Alexander Gustafsson Snubs Fight with Anthony Johnson, 'Rumble' Responds

Jordy McElroyCorrespondent ISeptember 2, 2014

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Alexander Gustafsson seems to be of the mindset that he has nothing to gain and everything to lose in a bout with Anthony “Rumble” Johnson.

Speaking with Sweden’s Expressen, per, Gustafsson explained why he isn’t interested in locking horns with the resurgent light heavyweight contender.

“I have fought both worse and better opponents,” said Gustafsson. “Had that fight taken me somewhere I had been the first to accept.”

Gustafsson was originally slated to challenge Jon Jones in a rematch for the light heavyweight title at UFC 178, but he was forced to withdraw from the fight after tearing the meniscus in his right knee.

With Gustafsson out, the UFC’s itinerary appeared simple enough. Jones would go on to defend his title against undefeated Olympian Daniel Cormier, and Gustafsson would remain the No. 1 contender and fight the winner. But in an ever-changing sport such as MMA, rarely do long-term plans come to fruition without a hiccup.

As fate would have it, Jones also suffered a torn meniscus in his knee, which forced him to withdraw from the bout with Cormier. Being the original “No. 1 contender,” Gustafsson hoped the title opportunity would revert back to him, but he quietly slid into the background of the volcanic feud between Jones and Cormier.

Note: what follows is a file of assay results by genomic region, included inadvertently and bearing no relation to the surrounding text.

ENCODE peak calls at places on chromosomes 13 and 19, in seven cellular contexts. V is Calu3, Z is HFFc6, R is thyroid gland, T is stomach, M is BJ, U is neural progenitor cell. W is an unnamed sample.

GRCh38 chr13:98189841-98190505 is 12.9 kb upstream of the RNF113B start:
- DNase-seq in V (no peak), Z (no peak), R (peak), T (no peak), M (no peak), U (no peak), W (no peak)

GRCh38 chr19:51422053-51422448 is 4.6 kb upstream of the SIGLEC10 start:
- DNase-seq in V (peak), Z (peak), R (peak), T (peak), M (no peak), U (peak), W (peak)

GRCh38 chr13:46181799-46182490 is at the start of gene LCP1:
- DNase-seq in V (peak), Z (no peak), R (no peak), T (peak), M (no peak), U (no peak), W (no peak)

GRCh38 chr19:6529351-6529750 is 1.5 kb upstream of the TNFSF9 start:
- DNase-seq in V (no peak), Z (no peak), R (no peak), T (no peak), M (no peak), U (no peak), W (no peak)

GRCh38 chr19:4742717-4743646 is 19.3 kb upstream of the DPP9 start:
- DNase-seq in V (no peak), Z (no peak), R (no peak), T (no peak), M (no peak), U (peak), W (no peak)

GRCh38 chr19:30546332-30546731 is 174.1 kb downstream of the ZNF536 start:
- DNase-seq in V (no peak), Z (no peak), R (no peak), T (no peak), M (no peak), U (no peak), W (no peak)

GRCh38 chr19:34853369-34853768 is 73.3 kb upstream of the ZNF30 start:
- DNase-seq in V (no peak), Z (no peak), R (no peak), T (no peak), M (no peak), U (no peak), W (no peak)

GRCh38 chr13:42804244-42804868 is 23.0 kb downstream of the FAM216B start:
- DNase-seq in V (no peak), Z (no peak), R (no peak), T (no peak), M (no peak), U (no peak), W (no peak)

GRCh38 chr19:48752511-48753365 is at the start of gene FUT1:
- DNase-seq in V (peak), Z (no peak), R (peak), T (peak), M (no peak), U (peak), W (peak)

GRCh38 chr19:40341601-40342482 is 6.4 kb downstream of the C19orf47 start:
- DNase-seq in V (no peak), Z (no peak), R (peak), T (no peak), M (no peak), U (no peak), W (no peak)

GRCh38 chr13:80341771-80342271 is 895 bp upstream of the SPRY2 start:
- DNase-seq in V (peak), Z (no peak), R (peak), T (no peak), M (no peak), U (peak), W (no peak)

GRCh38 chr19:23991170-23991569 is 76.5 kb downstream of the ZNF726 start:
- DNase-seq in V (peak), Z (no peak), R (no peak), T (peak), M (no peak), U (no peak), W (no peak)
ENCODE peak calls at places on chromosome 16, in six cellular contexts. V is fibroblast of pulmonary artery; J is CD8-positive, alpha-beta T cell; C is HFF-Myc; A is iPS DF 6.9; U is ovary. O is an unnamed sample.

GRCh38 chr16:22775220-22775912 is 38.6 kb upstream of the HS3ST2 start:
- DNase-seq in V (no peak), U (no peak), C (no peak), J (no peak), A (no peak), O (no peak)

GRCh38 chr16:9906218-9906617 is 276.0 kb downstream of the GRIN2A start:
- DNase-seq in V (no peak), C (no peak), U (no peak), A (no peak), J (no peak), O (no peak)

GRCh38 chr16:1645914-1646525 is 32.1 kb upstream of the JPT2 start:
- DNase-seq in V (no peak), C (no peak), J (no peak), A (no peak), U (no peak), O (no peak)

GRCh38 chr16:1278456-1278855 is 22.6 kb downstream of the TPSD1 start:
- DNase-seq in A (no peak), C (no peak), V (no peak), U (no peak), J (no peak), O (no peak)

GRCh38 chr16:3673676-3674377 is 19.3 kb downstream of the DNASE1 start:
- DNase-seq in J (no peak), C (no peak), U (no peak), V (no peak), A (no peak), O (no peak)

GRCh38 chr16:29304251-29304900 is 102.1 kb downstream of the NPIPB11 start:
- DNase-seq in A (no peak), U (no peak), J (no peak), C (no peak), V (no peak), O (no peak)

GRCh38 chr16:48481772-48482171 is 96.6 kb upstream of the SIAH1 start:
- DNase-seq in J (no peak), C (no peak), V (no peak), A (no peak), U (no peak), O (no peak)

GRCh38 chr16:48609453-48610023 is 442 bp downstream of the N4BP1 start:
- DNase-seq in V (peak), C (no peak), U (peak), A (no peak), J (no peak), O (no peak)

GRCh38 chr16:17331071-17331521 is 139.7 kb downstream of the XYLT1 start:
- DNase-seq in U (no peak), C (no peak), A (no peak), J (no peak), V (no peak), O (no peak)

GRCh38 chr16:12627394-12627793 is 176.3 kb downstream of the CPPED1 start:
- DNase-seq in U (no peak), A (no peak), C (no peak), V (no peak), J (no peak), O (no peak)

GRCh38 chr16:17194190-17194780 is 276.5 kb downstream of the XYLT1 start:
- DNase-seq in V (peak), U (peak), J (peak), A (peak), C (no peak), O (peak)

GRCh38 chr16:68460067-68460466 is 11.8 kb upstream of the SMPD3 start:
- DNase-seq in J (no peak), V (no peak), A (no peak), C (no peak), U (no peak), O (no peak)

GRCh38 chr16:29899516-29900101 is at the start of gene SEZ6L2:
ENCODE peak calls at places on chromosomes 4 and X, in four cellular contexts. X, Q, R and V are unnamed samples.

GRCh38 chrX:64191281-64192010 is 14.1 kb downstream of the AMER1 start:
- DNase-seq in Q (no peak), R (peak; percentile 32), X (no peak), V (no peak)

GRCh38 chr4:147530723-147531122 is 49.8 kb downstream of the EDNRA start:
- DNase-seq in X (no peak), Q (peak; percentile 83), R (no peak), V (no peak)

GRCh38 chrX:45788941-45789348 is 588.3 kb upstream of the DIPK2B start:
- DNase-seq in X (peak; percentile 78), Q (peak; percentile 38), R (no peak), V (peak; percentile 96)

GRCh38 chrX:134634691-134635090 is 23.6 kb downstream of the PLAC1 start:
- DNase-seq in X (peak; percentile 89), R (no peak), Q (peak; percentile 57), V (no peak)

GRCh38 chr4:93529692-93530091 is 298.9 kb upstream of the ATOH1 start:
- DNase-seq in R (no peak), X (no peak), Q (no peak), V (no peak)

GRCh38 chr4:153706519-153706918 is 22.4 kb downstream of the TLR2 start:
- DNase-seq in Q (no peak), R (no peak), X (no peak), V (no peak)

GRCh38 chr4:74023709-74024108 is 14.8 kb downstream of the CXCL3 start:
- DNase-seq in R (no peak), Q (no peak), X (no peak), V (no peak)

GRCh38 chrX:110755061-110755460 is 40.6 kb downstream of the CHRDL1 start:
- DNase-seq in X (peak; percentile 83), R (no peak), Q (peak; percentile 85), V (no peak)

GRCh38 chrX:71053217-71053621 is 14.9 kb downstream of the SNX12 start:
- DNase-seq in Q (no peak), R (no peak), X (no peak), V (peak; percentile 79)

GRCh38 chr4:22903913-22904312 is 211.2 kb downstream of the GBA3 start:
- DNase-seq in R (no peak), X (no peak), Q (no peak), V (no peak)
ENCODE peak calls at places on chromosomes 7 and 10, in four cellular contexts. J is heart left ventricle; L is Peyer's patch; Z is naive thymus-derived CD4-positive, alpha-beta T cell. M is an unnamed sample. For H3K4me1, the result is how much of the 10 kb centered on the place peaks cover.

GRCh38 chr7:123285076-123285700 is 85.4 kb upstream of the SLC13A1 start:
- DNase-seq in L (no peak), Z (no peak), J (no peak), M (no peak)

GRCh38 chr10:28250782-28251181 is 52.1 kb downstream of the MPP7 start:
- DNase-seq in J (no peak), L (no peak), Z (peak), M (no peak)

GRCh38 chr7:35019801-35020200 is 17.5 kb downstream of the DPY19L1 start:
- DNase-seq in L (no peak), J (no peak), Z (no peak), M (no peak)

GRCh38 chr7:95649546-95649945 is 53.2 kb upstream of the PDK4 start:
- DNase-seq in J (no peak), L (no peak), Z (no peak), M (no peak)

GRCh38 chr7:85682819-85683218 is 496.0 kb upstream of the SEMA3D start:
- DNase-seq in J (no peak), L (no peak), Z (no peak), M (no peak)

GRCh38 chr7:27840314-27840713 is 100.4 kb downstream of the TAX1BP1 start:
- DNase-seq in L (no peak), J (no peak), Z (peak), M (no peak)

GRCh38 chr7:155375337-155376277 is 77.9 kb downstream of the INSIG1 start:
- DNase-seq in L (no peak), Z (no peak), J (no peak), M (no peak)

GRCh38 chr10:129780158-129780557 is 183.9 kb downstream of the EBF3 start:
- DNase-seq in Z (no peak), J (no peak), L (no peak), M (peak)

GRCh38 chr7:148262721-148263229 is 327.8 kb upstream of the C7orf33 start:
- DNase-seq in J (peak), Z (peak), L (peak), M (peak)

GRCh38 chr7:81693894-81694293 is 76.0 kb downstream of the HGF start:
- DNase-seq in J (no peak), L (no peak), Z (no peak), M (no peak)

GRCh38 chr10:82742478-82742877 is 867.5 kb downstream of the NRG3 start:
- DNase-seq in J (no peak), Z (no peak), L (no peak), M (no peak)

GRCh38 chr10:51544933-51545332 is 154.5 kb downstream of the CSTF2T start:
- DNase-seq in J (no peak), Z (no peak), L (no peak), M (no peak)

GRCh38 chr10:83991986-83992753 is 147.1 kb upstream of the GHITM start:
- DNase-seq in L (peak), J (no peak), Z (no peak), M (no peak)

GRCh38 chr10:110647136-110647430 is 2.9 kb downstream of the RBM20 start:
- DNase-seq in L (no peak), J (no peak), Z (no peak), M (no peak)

The UFC made the obvious financial decision in sticking with Jones vs. Cormier, which is now scheduled for January 3 at UFC 182.

Speaking with, UFC President Dana White claimed that Gustafsson would most likely fight again before competing for the title to stay active. Johnson, who is coming off back-to-back wins over Phil Davis and Antonio Rogerio Nogueira, challenged Gustafsson a week ago on Facebook, stating that there was “nobody left to fight.”

Gustafsson obviously disagrees with that sentiment:

Since his return to the UFC after being kicked, he has beaten Antonio Rogerio Nogueira, who passed its [expiration] date a long time ago, and Phil Davis. He needs at least a couple wins more. We are not in the playground anymore. It’s not about who is the toughest, it’s about my career. I want to have a long and successful career. You have to think tactically, and you can't just go in and swing against the first best opponent.

After reading Gustafsson’s comments, Johnson responded:

There is no arguing that Gustafsson gave Jones all he could handle nearly a year ago. But one also has to wonder if wins over Mauricio “Shogun” Rua, Thiago Silva and Jimi Manuwa are that much more impressive than what Johnson has accomplished in the UFC.


Jordy McElroy is a featured columnist for Bleacher Report. He is also the MMA writer for Rocktagon.